T he 2017 Mistura Food Festival Peru is being held in the Rimac district on the northside of the river in Lima Peru. Most tourists that venture to Lima will travel to the more affluent suburbs of Miraflores, San Isidro or Barranco and Rimac will never cross their mind. Getting to Rimac will most likely see you traverse the juxtaposed buildings of colonial Lima centre. Thereafter you cross the bridge over the river Rimac and enter the dishevelled yet intriguing neighbourhood of Rimac. This is an old district, known as under the bridge to locals, and home to South America’s oldest bullring the Plaza de Acho inaugurated in 1766. The destination for my Limeñan family and I is nearby, the 10thannual Mistura Food Festival. It is being held for the first time at the local sport and gun club of Club Revólver from October 26 to November 5, 2017.
Entrance varies between S/16 and S/27 (USD $5-8.30) and once inside you can purchase coloured coupons at the kiosks on your left which allow you to buy lunch and drinks at the food dining arena later. Please note purchases from the food stalls outside the food dining arena are bought with cash and so save some for that too.
Once inside the venue your eyes are drawn to this being a natural amphitheatre as behind the hundreds of food stalls dry arid mountains loom above, and are crowned by shanty houses of the pueblos jóvenes which abound on the outskirts of Lima. A thought goes to these less fortunate folk, and one hopes that bringing this international Mistura Food Festival Peru to Rimac will see some tangible benefit to their very near neighbours.
The diverse twenty-four regions of Peru are all represented across the hundreds of food stalls and all supply a rich bounty from a land now famed for its indigenous produce. Some examples include herbs sourced from diverse Andean Highlands to the tropical domains of the Amazon Rainforest. This is a rapturous journey for those seeking natures remedies direct from the fields. One stall we visited had treatments for detox., blood purification, migraine, alopecia, impotence, prostrate and infertility, the possibilities are endless.
Moving along we met with Guillermo Sotelo from Cotabambas Apurimac, a region in the highlands. He explained to us the intriguing benefits of chuño, a freeze-dried potato (also called papa secas) from the highlands of Peru. The chuño is known since the 1200’s and has been used even by the later Inca soldiers as a high energy antioxidant food source which keeps for a very long time. Selected small potatoes are exposed to night frosts and then dried in the sun for about three days whereon they are transferred to chuñochinapampas. Here in these flat drying areas they are made into small piles and community members begin foot trodding to aid drying and removing of the skins. The chuño is eaten similar to a potato but is also common in soups as a thickening agent. The process of chuño preparation has remained almost untouched across the ages and is celebrated across the Apurimac province in an annual dance called El Chuño Saruy. These deep and profound insights are quintessential of what Mistura Food Festival Peru has to offer.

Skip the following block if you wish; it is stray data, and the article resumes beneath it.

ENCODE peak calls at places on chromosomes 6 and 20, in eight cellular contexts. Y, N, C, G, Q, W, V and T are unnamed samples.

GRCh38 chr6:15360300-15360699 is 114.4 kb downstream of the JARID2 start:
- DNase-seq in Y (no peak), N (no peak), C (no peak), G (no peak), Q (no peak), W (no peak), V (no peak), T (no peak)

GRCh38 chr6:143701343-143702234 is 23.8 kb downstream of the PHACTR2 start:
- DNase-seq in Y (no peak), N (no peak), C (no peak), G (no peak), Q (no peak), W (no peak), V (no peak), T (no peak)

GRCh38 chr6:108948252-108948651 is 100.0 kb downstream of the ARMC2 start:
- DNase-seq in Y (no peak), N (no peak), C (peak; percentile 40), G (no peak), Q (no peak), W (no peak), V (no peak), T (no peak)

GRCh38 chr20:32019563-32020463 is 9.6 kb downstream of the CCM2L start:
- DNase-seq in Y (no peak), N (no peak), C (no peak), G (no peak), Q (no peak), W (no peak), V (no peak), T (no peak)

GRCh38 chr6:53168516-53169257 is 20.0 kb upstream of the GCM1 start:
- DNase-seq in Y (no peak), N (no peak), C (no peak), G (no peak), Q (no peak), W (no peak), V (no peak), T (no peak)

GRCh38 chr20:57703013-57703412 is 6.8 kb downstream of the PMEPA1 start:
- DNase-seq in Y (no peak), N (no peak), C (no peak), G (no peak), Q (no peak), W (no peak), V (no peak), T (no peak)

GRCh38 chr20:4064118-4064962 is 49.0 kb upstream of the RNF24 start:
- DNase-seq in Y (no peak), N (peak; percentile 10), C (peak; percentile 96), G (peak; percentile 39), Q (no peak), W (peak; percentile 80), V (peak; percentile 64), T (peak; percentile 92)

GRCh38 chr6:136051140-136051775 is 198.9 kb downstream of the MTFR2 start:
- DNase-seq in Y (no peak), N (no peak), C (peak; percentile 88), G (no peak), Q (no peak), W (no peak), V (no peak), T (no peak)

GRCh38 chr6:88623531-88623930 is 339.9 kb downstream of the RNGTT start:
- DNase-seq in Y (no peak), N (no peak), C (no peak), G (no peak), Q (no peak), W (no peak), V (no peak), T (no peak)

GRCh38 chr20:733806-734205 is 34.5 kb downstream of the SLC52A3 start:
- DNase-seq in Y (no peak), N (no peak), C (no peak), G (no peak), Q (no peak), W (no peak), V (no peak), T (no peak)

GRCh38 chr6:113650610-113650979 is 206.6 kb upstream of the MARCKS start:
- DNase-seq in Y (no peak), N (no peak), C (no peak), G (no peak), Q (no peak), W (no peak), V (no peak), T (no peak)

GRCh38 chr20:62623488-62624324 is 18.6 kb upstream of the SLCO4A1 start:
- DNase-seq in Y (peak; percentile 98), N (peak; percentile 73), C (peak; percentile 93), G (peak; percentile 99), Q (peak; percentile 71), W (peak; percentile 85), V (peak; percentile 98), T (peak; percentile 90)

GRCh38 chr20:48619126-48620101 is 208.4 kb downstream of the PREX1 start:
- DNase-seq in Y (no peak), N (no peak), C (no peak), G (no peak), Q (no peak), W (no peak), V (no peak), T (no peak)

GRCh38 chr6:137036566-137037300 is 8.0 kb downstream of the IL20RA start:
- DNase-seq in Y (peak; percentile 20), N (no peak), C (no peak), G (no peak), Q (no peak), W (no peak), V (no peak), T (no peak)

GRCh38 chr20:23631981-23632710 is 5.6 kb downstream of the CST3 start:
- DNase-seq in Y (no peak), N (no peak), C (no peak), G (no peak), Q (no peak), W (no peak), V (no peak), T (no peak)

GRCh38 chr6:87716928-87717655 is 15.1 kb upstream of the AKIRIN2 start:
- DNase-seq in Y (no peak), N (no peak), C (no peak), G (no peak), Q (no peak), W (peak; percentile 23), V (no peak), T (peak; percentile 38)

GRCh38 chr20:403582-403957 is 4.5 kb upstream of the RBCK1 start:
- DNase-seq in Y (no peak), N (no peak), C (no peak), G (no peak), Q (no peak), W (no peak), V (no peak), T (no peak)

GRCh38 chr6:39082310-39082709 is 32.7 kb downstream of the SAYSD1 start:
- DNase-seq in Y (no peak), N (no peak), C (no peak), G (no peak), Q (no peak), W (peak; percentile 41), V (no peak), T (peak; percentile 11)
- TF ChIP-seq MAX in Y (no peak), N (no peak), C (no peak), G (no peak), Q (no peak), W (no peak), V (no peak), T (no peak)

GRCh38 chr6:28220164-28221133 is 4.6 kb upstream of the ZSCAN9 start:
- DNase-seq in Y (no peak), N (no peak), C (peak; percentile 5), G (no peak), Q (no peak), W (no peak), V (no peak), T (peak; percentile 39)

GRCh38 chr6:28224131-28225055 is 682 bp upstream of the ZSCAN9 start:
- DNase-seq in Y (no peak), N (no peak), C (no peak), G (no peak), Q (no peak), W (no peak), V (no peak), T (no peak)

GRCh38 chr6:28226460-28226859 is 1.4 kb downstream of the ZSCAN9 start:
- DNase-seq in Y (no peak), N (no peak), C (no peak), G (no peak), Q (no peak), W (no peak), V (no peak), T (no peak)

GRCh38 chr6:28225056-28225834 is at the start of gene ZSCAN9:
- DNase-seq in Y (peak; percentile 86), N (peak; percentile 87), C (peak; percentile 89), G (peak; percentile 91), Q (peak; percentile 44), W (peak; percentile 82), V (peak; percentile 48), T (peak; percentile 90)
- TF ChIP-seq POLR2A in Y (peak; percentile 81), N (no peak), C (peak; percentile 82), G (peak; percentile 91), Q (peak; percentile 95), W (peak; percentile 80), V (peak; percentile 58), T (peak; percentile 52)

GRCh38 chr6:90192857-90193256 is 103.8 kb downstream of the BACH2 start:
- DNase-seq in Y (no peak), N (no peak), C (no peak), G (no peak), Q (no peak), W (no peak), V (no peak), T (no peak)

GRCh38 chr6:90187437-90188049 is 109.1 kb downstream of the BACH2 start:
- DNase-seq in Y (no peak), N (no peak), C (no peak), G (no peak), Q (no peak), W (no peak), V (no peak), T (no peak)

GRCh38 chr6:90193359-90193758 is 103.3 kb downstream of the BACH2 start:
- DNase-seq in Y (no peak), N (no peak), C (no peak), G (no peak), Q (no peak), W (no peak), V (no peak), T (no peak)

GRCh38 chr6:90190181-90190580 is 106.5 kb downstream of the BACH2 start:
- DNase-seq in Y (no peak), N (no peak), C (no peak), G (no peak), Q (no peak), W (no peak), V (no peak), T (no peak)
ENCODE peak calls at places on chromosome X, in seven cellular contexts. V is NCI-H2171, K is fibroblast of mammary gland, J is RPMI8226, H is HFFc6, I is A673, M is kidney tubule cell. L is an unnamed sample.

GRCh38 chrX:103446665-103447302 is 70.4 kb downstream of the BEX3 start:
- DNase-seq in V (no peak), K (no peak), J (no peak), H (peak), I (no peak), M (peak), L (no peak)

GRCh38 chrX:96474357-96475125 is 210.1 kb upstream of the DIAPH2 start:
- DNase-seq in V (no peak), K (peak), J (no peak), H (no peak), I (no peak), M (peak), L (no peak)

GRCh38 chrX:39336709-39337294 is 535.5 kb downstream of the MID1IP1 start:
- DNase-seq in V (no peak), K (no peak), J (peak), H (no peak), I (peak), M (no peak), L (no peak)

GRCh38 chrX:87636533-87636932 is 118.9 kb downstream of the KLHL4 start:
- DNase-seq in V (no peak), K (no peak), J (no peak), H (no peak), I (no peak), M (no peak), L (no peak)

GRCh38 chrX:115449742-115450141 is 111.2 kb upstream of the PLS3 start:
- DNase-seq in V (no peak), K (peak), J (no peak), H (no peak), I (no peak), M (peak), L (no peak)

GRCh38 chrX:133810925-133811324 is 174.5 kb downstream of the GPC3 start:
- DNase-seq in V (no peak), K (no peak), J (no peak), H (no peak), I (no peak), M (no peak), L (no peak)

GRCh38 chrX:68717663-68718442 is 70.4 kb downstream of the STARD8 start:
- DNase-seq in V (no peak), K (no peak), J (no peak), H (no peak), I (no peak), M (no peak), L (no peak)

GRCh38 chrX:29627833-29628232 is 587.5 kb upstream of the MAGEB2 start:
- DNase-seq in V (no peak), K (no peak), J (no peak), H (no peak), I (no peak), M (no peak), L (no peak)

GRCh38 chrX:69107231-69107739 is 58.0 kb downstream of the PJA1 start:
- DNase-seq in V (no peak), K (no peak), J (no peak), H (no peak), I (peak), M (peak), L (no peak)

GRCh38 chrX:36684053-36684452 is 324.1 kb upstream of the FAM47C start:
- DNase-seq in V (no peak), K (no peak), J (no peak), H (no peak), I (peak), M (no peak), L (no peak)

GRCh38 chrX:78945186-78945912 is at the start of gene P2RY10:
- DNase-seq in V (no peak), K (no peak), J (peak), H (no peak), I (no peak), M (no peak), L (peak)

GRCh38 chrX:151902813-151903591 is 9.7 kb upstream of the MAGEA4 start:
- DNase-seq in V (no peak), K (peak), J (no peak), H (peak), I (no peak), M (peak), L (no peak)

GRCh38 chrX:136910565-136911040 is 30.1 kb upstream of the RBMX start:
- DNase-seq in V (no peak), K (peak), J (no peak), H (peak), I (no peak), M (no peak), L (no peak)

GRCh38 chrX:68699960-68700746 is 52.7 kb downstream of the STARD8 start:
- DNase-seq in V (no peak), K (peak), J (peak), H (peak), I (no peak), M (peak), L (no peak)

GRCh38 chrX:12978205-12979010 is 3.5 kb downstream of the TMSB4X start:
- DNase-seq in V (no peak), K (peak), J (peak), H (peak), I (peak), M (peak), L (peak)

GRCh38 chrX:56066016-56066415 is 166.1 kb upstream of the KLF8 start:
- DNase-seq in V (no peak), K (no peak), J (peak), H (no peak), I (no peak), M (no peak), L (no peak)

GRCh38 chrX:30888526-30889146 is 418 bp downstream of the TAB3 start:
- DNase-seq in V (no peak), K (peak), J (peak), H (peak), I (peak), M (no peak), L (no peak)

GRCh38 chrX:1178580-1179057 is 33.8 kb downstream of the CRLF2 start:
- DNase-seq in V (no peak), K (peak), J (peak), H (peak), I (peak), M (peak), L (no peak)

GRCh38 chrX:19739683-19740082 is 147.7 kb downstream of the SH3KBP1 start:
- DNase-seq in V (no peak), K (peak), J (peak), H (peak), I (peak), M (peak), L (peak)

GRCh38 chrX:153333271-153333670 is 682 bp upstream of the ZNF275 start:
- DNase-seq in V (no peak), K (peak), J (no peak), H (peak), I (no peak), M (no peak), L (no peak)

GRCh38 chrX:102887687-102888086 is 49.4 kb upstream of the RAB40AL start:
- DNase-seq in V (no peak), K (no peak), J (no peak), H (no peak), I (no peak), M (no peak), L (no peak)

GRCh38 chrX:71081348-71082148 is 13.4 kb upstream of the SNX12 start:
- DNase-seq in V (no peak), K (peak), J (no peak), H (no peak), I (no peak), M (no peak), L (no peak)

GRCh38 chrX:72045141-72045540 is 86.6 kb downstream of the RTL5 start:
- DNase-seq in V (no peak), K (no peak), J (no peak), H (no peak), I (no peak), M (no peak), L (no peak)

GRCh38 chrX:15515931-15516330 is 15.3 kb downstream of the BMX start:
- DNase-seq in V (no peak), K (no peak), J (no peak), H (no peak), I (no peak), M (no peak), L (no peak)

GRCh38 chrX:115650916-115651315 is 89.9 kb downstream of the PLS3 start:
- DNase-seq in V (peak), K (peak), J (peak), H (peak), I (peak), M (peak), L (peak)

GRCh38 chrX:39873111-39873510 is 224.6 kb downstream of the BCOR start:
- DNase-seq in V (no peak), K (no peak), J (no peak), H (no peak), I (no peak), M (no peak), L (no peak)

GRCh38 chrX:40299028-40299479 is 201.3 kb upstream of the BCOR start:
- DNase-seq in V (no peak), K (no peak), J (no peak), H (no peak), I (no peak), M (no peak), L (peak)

Food Stalls & Halls
The food stalls and halls cover all aspects of Peruvian foods including seafood, pork, chicken, beef, coffee, tea, fruits and vegetables and mouth-watering desserts. Food is on a grand scale and the racks for BBQ pork are immense. You can witness men tending the fire ovens with full size pitch forks. Tasty samples are always on offer to tempt you to their delicious offerings. There is something her for everyone and it is an easy and relaxed venue to navigate.
The destination of Rimac is not a perfect place and in a way, that’s what holds the attraction. To get under the skin and into the heart and soul of a country one must venture out into what is unknown. Try your Spanish, sample the thousands of tastes and flavours and without question at Mistura Food Festival Peru you will meet a friendly and welcoming people.
Our visit to Mistura Food Festival Peru draws to a close as a local band and dancers arrive in typically exuberant and passionate guise as only Peruvians can produce. Colourfully embellished gregarious costumes, giants, dancers, and all the revelry that ensues, as they march their way past, creating much welcomed mayhem. You know you are alive and are lifted when you come and feel this in the heart and soul of Lima Peru.
Getting There and around:
A Trip to Rimac from Miraflores by taxi will cost about S/20- 25 soles (USD $6-8) each way and is the easiest option. You can hail a taxi in the street or also the Taxibeat/ Uber apps are popular in Lima too. The Metropolitan Bus routes combined with the Lima Metro are a cheaper if more complex option. Weekdays are cheaper and less crowded, as the weekends can become very busy here.
At the Club Revolver Mistura Venue you purchase your entrance tickets at the white buildings on the right of the yellow entrance kiosk, bring your ticket back to the yellow entrance and go up the steps. Inside, you will see a line of Hermes branded kiosks on the left, you can purchase lunch vouchers here for whatever value you wish to spend. Also, there are more of these kiosks dotted around the venue so if the queues are big find another one inside. If you wish to buy foods to bring home that are NOT at the lunch arena, then just pay your soles at the stall, no vouchers needed here. Exiting the venue is via a different route and follow the Salida (Exit) signs.
The areas of Rimac can get very hot, the surrounding hills are a suntrap and so bring sunglasses, sunblock and a wide brimmed hat. Rimac is not as safe an area as some touristic neighbourhoods and so beware of your belongings, but no reason not to go to Mistura Food Festival Peru and experience a great day in the real heart of Lima.
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